As July 4th approaches it seems only fitting to look back on one’s ancestor’s experiences during the American Revolution to conduct genealogy research. While families often know—and celebrate—those who served as Patriots, history teaches us that not all our ancestors were in favor of declaring their Independence. David McCullough’s John Adams records that in 1775 Adams noted the country was split into thirds, with one third loyal to the British, one third in support of Independence, and one third timid—or undecided.
Tracing those who support American Independence is perhaps the easiest of the three categories. Their patriotism is often remembered by lineage organizations such as the Daughters of the American Revolution and Sons of the American Revolution, and their names can be found on numerous lists of local militias and in actual their service records. Even loyalists often leave a documented path behind them, though the “timid” are not always easy to identify.
Geography does not always dictate whether an ancestor sided with the Americans or the British, or somewhere in between. It might be a clue in a few cases. The state of Georgia had a significant number of Loyalists and has a particularly interesting history during the Revolution. Robert S. Davis, Jr. edited the letters of Dr. Thomas Taylor, a Loyalist from Georgia. Georgia in fact had such high support for the King that in the midst of the Revolution, the British army brought back its colonial civil government between 1778 and 1779. Taylor’s story reflects moves to Philadelphia and New York City, where Dr. Taylor worked to find a way back to England. As the British arrived in Savannah in 1778 Taylor returned to Georgia, publishing an account of the British capture of Savannah in the Newcastle Courant. His letters provide a unique and detailed perspective of the inner-workings of a government during the time of Revolution.
Religious beliefs might offer some help in determining one’s loyalty or rebellion against the British Crown, but is not a finite indication. Some members of the Baptist faith are refereed to as “Reluctant Revolutionaries,” as we learn from a study of the Philadelphia Baptist Association during the American Revolution. Presbyterians, who are are often portrayed as strong supporters of the American cause, might need some additional investigation. By 1775 one out of ever ten colonists were considered to be Scotch-Irish, and are termed by some as nominally Presbyterian. With a history of religious disagreement with England, it might seem natural that immigrants from Scotland and Ireland sided against the Crown. George III was said to have called the American Revolution “a Presbyterian war.” James G. Leyburn tackles what he terms as “myth” of widespread Presbyterian support for the cause of Independence, but does note that the Presbyterians in America brought a “national scope” to the cause, rather than the fighting for the rights of any single state.
Members of the Jewish faith were often divided between to the British and American viewpoints. Cecil Roth’s look at Jewish Loyalists recognizes there were members of the Jewish faith on both sides of the conflict but also reveals the difficulties in remaining a loyal British subject. Like others loyal to the British, the Hart family of Rhode Island saw their property seized by the Rhode Island General Assembly on July 7, 1780 and soon made their way to Long Island where Isaac Hart, was “murdered at Long Island…with the greatest brutality by the rebels for his attachment to Great Britain.”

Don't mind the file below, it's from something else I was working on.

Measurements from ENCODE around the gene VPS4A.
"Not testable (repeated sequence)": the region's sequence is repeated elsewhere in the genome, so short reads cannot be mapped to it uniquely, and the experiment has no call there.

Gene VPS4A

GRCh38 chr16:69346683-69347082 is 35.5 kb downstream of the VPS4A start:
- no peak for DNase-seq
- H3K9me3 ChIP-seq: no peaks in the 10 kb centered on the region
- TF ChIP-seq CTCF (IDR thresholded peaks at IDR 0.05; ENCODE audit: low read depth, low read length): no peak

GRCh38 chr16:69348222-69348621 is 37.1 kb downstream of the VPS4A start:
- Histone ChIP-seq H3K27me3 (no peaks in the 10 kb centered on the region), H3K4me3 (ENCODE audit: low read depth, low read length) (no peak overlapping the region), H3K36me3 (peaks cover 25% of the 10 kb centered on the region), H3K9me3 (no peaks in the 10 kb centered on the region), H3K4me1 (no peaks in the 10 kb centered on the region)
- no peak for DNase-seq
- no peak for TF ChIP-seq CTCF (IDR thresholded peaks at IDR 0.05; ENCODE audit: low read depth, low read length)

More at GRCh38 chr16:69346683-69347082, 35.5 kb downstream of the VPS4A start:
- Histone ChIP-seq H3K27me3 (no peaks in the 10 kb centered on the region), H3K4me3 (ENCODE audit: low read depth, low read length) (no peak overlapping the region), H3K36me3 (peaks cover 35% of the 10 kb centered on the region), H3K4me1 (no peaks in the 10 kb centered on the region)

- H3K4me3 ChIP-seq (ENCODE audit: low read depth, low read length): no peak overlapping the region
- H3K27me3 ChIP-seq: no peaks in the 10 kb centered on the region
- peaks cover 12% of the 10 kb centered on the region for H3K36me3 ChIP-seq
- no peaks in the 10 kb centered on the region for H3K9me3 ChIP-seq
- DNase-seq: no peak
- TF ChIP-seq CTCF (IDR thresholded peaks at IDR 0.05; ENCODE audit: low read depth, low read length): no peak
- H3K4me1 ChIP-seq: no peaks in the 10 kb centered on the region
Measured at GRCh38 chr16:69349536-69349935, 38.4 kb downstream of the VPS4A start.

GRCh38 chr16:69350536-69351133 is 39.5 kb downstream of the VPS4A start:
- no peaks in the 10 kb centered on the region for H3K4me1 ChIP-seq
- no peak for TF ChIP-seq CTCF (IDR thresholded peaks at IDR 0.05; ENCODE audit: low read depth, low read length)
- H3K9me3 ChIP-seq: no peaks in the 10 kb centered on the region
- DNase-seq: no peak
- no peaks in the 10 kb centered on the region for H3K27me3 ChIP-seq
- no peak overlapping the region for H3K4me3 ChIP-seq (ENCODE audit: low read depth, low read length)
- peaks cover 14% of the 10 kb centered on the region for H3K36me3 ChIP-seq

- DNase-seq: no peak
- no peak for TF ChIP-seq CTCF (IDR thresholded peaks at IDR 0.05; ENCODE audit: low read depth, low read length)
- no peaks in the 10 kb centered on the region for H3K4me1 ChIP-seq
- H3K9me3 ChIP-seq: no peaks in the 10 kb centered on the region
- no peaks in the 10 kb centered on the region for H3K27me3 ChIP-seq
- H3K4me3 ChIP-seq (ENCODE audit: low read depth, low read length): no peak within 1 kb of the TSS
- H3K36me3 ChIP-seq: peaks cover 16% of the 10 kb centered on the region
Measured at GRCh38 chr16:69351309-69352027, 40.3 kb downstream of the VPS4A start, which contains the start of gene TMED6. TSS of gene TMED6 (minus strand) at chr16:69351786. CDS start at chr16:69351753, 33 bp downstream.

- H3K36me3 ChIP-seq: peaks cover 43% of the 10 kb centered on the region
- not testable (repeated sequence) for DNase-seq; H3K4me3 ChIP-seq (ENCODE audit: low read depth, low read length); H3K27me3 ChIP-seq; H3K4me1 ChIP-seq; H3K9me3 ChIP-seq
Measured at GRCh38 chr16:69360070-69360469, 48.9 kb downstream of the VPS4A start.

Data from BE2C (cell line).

Records of those loyal the British are often well preserved and provide a goldmine for any genealogist. The Hart family of Newport was amongst more than 5,700 other Loyalists who filed claims with the British Government for compensation. By 1790 the British Government had distributed £3 million to those who suffered losses at the hands of Americans during the Revolution (more than £320 million in today). The surviving members of the Hart family eventually made their way back to England, arriving there in October 1783 where the family received support and were compensated for their losses.
In recent years, more accounts of those who were deeply conflicted have come to light. Judith Van Buskirk’s look at Philadelphia’s women during the Revolution recalls accounts of Sarah Logan Fisher, a Quaker Loyalist using phrases like “our American army” alongside “our Whigs,” “the Tories” and “the English” when describing the Battle of Trenton in December 1776.
Regardless of where your ancestors might have found themselves on July 4, 1776, if they were in America, it is certain their lives were forever changed by the events that would entangle them for the next several years. For some, the cause of liberty was welcomed, for others it forced them to leave their homes and property. One thing is for certain: there are fascinating stories and much to discover about our patriot, loyalist, and timid blue ancestors.
The Georgia Historical Quarterly Vol. 81, No. 1 (Spring 1997), pp. 118-138
Published by the Georgia Historical Society
Pennsylvania History Vol. 74, No. 2 (Spring 2007), pp. 173-193
Published by: Penn State University Press
Journal of Presbyterian History (1962-1985) Vol. 54, No. 1, Presbyterians and the American Revolution: An Interpretive Account (Spring 1976), pp. 9-32
Published by: Presbyterian Historical Society
Publications of the American Jewish Historical Society Vol. 38, No. 2 (December, 1948), pp. 81-107
Published by: The Johns Hopkins University Press
Pennsylvania History Vol. 62, No. 3, Pennsylvania Loyalists (Summer 1995), pp. 306-329
Published by: Penn State University Press